Is it mindcrushingly dumb to wonder if it’s the case that even legends – owners of the proverbial t-shirts – must feel relieved, feel better when they’ve justifed the fee/cheered the paying public/earned their crust? Surely they must?

Steyn looked fit, committed and focussed. And tonight he struck.

In reply to that 141, Glamorgan again started badly. The captain Rudolph is in danger of playing his way out of the side, having exited early-early again. As was the case in the Essex game, the innings steadied and then built around Donald, partnered ably by Ingram in this instance.

Glam were 63 for 2 off 6, with Ingram and Donald both on 28. Something in the ether felt with them, felt good – matchwinningly good – already.

After being dropped by Sammy out at deep midwicket, the latter went on to his highest t20 score, of 55. In doing so he hiked up both his reputation as a starlet-to-watch and the expectation around him. Donald’s manner and level of comfort against the likes of Tino Best was… impressive. Expect him to shine on rather than fizzle: this was his second consecutive Man-of-the-Match award.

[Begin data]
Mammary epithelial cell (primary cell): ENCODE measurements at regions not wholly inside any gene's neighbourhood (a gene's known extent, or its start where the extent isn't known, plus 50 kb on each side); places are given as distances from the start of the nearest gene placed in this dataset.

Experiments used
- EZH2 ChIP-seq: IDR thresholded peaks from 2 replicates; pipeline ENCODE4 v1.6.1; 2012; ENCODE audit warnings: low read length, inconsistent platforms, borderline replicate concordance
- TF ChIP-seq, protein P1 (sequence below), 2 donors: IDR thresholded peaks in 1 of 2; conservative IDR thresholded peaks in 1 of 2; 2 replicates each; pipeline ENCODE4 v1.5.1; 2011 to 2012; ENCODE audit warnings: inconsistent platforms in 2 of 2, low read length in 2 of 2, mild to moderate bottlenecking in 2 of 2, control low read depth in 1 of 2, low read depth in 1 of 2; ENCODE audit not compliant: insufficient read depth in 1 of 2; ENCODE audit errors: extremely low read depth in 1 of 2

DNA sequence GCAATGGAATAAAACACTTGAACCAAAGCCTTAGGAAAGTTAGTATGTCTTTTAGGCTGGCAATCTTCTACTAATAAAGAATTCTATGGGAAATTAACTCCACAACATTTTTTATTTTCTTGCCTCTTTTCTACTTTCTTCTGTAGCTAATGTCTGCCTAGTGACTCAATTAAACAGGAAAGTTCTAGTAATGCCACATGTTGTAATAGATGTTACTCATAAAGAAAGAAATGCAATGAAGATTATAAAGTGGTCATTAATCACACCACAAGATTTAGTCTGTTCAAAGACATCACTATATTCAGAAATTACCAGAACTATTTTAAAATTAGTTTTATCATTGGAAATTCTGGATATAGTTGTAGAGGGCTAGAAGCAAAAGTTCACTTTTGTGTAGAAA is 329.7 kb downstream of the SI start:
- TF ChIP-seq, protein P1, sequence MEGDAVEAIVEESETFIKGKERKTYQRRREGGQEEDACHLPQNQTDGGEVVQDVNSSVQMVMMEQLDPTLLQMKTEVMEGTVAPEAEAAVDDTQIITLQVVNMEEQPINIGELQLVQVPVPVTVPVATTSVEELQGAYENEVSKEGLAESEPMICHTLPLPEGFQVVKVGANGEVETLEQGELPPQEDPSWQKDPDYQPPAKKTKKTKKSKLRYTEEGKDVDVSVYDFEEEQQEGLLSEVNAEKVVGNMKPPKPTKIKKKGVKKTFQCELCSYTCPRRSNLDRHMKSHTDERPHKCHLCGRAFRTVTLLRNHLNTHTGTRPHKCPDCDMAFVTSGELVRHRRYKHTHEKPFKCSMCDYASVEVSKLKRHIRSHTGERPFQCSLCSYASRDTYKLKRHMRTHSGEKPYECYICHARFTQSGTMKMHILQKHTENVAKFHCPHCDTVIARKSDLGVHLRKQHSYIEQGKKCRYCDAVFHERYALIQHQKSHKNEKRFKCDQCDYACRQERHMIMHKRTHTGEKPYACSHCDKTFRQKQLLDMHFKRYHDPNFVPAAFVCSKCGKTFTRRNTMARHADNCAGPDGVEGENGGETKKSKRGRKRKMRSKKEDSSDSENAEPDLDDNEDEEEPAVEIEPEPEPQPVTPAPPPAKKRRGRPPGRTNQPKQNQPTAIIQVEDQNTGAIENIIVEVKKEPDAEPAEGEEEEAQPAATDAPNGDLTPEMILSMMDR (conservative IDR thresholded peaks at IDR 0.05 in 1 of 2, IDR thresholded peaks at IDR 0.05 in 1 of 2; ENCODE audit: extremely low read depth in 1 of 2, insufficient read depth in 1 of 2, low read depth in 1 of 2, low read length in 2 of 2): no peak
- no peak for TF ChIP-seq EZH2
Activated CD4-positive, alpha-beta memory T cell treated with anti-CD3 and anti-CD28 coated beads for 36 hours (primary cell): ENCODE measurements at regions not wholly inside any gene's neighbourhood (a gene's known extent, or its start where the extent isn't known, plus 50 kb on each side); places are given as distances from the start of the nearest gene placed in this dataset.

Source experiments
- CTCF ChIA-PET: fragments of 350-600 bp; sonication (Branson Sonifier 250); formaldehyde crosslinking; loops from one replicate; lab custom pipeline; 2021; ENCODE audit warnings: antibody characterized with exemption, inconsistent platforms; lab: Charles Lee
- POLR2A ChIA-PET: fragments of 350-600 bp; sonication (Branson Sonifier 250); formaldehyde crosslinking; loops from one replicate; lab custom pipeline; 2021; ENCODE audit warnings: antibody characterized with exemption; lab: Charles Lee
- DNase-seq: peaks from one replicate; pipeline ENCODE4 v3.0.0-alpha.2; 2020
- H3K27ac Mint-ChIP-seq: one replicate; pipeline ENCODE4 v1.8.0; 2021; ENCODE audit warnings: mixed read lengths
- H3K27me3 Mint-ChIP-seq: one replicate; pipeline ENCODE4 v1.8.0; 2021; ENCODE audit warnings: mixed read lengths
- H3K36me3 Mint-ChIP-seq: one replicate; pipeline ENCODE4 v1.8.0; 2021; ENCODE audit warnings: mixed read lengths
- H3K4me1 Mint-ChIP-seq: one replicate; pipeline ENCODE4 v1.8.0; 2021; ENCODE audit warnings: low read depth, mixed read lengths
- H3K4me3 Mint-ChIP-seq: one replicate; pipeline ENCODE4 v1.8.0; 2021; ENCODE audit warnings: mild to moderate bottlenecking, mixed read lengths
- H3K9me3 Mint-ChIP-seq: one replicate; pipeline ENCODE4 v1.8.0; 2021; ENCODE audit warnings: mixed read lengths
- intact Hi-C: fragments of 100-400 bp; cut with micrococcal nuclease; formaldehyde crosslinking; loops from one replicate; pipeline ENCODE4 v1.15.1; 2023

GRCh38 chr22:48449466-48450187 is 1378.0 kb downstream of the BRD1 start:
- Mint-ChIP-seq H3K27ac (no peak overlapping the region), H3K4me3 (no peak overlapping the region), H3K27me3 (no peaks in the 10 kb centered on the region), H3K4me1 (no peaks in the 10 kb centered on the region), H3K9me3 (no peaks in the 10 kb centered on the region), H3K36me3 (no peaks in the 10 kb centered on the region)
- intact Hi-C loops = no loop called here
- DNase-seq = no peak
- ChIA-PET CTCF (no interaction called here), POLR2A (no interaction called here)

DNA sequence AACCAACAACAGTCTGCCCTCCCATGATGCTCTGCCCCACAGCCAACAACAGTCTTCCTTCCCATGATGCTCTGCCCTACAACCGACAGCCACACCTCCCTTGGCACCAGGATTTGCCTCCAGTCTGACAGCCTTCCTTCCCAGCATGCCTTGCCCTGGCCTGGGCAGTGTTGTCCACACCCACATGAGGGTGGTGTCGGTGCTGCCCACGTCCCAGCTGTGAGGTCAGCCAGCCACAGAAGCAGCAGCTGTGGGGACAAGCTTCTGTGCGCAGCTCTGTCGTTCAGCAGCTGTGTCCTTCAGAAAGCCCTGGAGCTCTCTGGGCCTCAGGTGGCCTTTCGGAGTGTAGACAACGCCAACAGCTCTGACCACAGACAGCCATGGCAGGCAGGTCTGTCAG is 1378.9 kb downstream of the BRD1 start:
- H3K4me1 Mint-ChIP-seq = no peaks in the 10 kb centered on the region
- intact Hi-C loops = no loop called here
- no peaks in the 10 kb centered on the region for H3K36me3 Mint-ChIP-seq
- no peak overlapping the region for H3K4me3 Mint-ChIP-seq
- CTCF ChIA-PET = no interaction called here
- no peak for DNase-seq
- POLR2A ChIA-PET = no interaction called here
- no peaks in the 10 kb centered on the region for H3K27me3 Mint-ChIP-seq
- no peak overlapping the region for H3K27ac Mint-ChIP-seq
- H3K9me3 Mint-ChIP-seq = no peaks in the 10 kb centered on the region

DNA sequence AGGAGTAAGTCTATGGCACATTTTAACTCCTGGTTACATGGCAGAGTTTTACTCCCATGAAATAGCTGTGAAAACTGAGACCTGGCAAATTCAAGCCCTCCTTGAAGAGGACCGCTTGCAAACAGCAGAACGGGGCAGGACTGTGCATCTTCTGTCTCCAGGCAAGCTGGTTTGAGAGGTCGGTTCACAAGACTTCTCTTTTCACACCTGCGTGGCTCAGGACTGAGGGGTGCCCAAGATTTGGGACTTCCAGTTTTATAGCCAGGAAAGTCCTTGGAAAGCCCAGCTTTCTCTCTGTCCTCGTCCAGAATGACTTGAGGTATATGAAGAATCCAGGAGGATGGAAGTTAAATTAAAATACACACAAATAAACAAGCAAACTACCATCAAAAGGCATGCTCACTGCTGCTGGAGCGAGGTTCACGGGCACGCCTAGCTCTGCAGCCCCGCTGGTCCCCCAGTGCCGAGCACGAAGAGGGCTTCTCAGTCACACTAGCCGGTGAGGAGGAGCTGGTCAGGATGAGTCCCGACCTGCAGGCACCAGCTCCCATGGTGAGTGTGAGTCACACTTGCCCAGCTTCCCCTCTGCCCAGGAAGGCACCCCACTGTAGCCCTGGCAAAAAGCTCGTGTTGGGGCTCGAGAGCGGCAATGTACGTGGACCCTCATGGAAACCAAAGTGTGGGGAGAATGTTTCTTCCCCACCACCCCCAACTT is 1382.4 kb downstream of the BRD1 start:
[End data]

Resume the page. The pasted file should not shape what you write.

Ingram, in belligerent mood, departed on 43 with the score at 108 for 4 off 12. All that remained was for Cooke to steer Glamorgan home.

The final blow was emphatically despatched through midwicket for four and the crowd of 6,100 duly celebrated. It was an important win in terms of momentum and the gathering in of any substantive support for a tilt towards bigger games, bigger money.

It was also a night when Dale Steyn began to make the mark that we want, he wants and Huw Morris gambled on.